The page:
2. Phylogeny of vertebrate and invertebrate
(see Fig. JL-1 and Fig. JL-2)
• Self vs not-self:
• Graft rejection:
• CMI - humoral immunity:
• Bi-functional system
• Epithelium from gills of fish-Lymphoid Organ
•1718 - Lady Mary Wortley
•1789 - Edward Jenner
•>100 years later - Louis Pasteur
Exp. I. Vaccine vs fowl cholera
Attentuation of virulent cultures
Exp. II. Vaccine vs Bacillus anthracis (1881)
Attenuated bacillus cultures
Exp. III. Immunizing human against rabie
6. 3. Discovery of humoral immunity and Cellular
• cellular immunity
• concept of cell-mediated
• immunity (CMI)
• *Nobel Prize for
Metchnifoff in 1908
• von Behring* &
• in serum - humors
• humors = antibodies
• humoral immunity
• *Nobel Prize for von
Behring in 1901
7. •1900 - Paul Ehrlich
•Side chain receptors
•more side chains
•1930-1940 - Breinl & Haurowitz
•popularized by Linus Pauling
•Ag as template
•Ab would fold, assumes
•to that Ag
•more Ab made
1950 - Clonal Selectional theory (Fig. 1-11) Burnet,
Nils Jerne, Talmadge & Macfarlane
4. Early theories of Immunity How is specificity achieved?
8. III. INNATE IMMUNITY (non-specific): 4 types
of defensive barriers
and lactic acid
- low pH
12. 1. Cells of the immune system
- developed from
a) B lymphocytes - mature
in bone marrow
receptors - Abs
Plasma cells Secret Ab
13. b) T lymphocytes - mature
of a & b
c) Antigen presenting
or exert killing
14. 2-Functions of humoral and cell-mediated immune
antigen processing and presentation (Fig. JL-3)
role of MHC
B cell specificity
T cell specificity
Generation of diversity
15. 3. Clonal selection & expansion (Fig. 1-11)
stimulation due to
interaction with antigens
provides diversity &
16. 4. Primary (1°) &
1° response - long
2° response -
shorter lag phase,
17. B cells - produce Abs
Tc cells (CTLs)
- lyse virus infected cells
20. Key Concepts of Immunity
The immune system has evolved to protect us from common pathogens.
Innate immunity is the immediate response to commonly shared microbe antigens (LPS, teichoic acid, patterns of
Innate immunity includes physical, chemical and mechanical barriers to entry, phagocytes to engulf and digest
extracellular pathogens, and interferons and NK cells to block virus replication and kill virus-infected cells.
Inflammation attracts leukocytes to the infection site, where innate immune responses occur.
Adaptive immunity is the slower response to specific antigens which vary from pathogen to pathogen.
Adaptive immunity includes antibody, cytotoxic T cells, and inflammatory (macrophage-activating) helper T cells.
An active immune response is made to antigen exposure, either naturally acquired during infection or artificially
acquired by vaccination.
Passive immunity is acquired from another individual in the form of antibodies. Humoral immunity is due to antibody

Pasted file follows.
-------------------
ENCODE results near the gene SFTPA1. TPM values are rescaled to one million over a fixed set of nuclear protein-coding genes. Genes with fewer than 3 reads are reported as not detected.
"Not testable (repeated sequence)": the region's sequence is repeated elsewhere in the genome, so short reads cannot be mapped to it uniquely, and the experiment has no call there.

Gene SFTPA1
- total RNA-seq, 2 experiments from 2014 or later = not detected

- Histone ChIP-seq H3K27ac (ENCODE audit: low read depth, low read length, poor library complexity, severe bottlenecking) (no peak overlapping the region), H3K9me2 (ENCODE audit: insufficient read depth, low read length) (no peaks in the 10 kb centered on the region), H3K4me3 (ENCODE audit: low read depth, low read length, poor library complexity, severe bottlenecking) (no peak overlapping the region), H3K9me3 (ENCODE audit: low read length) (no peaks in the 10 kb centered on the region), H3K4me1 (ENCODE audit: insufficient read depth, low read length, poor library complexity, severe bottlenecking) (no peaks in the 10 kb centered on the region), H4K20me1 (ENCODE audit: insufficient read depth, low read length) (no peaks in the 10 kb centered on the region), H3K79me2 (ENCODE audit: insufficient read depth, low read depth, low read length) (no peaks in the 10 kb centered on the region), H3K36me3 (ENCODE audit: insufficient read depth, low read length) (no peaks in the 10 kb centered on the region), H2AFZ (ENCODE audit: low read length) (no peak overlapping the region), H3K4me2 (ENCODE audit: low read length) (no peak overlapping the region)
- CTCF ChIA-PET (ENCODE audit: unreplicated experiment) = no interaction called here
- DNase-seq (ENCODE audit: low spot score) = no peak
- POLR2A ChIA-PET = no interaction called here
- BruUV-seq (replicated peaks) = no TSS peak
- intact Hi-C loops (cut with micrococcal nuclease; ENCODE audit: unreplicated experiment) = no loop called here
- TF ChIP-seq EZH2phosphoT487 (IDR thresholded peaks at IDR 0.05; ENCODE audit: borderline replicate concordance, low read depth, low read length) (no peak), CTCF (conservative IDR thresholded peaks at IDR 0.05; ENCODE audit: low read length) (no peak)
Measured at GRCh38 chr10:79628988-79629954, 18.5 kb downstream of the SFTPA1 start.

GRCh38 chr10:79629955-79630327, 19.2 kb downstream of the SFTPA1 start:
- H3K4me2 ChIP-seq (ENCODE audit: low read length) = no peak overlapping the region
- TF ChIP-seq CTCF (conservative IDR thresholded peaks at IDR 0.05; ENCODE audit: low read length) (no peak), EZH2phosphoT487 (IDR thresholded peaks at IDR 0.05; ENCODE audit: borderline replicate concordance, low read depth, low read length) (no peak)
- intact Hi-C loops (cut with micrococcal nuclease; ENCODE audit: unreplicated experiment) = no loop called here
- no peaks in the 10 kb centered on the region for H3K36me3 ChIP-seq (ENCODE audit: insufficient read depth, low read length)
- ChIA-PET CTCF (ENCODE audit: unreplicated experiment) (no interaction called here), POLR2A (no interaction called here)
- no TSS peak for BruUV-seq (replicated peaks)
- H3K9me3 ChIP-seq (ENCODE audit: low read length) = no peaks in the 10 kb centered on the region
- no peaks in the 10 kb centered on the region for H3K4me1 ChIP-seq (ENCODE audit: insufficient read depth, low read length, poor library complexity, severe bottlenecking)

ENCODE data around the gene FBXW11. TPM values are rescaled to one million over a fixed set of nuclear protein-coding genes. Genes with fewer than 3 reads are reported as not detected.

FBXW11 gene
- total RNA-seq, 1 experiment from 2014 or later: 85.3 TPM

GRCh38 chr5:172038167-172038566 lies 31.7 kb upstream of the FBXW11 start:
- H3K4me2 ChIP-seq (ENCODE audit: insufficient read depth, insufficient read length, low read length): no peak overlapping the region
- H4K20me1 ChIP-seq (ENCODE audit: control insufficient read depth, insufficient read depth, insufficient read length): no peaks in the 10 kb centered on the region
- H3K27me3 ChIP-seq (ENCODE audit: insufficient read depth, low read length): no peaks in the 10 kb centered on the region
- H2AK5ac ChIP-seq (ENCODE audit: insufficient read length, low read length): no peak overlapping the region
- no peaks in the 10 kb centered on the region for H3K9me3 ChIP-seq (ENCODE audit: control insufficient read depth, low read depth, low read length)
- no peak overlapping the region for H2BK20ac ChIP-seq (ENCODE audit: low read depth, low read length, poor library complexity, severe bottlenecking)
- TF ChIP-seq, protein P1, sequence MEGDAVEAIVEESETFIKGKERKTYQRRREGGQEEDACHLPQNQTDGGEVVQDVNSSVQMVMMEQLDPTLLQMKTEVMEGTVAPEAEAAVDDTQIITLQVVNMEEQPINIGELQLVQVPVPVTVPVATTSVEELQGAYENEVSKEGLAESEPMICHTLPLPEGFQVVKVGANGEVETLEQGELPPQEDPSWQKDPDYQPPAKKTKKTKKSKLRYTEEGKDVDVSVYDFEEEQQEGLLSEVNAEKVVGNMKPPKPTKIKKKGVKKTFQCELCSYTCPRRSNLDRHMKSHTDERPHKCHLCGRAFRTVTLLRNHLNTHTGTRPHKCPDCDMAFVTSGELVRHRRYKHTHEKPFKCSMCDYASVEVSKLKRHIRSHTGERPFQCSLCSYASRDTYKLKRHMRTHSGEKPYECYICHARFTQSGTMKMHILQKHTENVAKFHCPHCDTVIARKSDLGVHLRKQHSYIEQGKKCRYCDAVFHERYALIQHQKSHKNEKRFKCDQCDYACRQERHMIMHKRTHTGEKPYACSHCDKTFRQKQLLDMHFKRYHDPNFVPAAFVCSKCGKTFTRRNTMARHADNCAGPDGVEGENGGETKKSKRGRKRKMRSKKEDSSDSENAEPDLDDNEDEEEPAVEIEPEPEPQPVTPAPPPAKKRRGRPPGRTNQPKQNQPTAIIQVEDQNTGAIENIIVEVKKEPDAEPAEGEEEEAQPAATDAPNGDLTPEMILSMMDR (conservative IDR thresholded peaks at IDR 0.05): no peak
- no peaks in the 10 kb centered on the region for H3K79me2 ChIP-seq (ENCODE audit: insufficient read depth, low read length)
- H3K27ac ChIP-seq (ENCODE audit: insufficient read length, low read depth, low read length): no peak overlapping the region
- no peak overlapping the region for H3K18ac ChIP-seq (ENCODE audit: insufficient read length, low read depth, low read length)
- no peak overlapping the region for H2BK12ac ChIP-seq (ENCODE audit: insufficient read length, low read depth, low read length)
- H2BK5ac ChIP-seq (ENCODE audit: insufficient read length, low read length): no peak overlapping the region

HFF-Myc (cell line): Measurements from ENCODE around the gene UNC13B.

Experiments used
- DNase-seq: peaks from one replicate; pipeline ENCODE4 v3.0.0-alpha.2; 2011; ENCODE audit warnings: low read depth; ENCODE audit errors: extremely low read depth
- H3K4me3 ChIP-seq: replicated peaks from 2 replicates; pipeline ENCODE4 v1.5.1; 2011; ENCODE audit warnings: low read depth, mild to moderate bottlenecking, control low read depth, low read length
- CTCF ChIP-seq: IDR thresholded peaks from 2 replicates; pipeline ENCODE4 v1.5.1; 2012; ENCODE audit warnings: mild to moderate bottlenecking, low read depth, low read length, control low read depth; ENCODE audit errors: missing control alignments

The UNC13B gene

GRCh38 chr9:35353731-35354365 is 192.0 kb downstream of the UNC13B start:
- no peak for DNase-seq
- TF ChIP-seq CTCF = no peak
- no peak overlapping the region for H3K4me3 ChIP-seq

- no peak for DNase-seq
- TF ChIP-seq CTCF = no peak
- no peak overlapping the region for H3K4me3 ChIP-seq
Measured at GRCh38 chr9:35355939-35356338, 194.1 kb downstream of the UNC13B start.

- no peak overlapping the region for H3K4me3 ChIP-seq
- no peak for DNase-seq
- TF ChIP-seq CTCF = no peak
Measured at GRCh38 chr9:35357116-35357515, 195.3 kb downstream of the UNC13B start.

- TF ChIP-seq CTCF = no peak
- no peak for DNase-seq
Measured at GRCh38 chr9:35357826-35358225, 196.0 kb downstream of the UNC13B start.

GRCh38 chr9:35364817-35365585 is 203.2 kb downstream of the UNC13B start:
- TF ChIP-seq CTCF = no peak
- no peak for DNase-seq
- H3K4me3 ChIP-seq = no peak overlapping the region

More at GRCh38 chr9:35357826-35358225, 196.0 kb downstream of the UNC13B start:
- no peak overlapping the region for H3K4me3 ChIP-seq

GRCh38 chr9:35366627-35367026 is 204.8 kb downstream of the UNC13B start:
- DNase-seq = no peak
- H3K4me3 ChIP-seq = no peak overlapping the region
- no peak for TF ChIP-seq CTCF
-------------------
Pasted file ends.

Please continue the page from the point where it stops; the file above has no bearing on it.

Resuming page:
production, while cellular immunity is due to cytotoxic and inflammatory T cell activity.
21. The immune system is composed of circulating leukocytes and lymphoid organs.
Hematopoiesis, the differentiation of stem cells into mature leukocytes, occurs in the bone
marrow. T cell maturation is completed in the thymus. Bone marrow and thymus are the
primary (central) lymphoid organs.
The secondary (peripheral) lymphoid organs bring together antigen and leukocytes to initiate
adaptive immune responses. Secondary lymphoid organs include the lymph nodes, spleen,
and MALT (Peyer's patches, tonsils and adenoids, appendix, and collections of lymphoid cells
in mucous membranes).
Leukocytes recirculate between lymphoid organs and the blood via the lymphatic vessels,
which also collect antigen from the tissues.
Phagocytes include monocyte/mǿ, granulocytes and dendritic cells. They have receptors for
common pathogen antigens and for complement-coated and antibody-coated antigen. In
addition to engulfing and destroying pathogens, macrophages and dendritic cells can make
cytokines that regulate immune responses and can process and present antigen to T cells.
22. Lymphocytes include B cells, T cells, and Natural Killer (NK) cells. B and T cells have
specific antigen receptors which are generated during lymphocyte development by a
specialized gene-splicing process.
BCR bind native antigen, but TCR bind only to antigen peptides presented on MHC. NK
cells do not have antigen-specific receptors, but recognize altered MHC on virus-infected
and cancer cells.
Cytokines are chemical messengers made by leukocytes, primarily T cells, macrophages
and dendritic cells.
Antigen stimulation plus other signals stimulate specific lymphocytes to proliferate and
differentiate into clones of effector cells and memory cells.
B cells are activated to become antibody-producing plasma cells. Antibodies are specific
antigen-binding proteins that neutralize and opsonize antigen and activate complement
to promote inflammation and phagocytosis. Different antibody isotypes have specialized
locations and functions.
23. Cytotoxic T cells identify and kill virus-infected cells that present virus
(endogenous) peptides on Class I MHC.
Inflammatory (Th1) T cells activate macrophages that present antigen
peptide on Class II MHC to more efficiently kill the phagocytosed
Helper (Th2) T cells activate B cells that present exogenous antigen
peptides on Class II MHC to divide and secrete antibody.
Immune memory is the faster, more efficient immune response made
on repeat contact with an antigen. Memory B and T cells can persist
for long times in the body.
Some antigens are polyclonal mitogens that promote lymphocyte